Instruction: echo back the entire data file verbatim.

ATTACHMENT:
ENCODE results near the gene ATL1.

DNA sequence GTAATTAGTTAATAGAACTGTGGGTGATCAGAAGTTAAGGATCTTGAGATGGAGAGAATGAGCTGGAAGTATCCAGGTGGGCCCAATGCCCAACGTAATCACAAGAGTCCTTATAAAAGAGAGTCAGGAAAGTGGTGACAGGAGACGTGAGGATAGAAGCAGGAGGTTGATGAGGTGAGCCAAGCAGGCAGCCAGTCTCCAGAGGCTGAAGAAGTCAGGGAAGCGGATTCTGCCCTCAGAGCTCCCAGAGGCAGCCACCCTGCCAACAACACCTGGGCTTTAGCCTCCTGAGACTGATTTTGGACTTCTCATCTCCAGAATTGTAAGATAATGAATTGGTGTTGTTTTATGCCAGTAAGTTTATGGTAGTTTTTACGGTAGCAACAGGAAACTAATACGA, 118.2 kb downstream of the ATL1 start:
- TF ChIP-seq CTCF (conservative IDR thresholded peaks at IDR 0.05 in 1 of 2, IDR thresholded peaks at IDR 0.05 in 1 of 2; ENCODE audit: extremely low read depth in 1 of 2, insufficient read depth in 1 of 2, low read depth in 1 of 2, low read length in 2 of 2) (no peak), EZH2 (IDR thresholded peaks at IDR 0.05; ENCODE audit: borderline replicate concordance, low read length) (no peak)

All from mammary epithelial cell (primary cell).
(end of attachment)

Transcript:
ENCODE results near the gene ATL1.

DNA sequence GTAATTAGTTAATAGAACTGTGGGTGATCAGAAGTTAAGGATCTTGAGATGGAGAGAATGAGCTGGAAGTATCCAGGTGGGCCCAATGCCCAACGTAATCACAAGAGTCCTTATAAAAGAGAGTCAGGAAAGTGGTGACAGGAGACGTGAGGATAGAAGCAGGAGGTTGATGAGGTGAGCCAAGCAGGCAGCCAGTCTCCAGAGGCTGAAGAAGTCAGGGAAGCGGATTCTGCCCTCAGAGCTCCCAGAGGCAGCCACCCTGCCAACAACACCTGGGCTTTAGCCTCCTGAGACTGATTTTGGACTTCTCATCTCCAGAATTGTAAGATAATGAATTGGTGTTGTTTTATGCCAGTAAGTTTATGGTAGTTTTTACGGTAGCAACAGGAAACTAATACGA, 118.2 kb downstream of the ATL1 start:
- TF ChIP-seq CTCF (conservative IDR thresholded peaks at IDR 0.05 in 1 of 2, IDR thresholded peaks at IDR 0.05 in 1 of 2; ENCODE audit: extremely low read depth in 1 of 2, insufficient read depth in 1 of 2, low read depth in 1 of 2, low read length in 2 of 2) (no peak), EZH2 (IDR thresholded peaks at IDR 0.05; ENCODE audit: borderline replicate concordance, low read length) (no peak)

All from mammary epithelial cell (primary cell).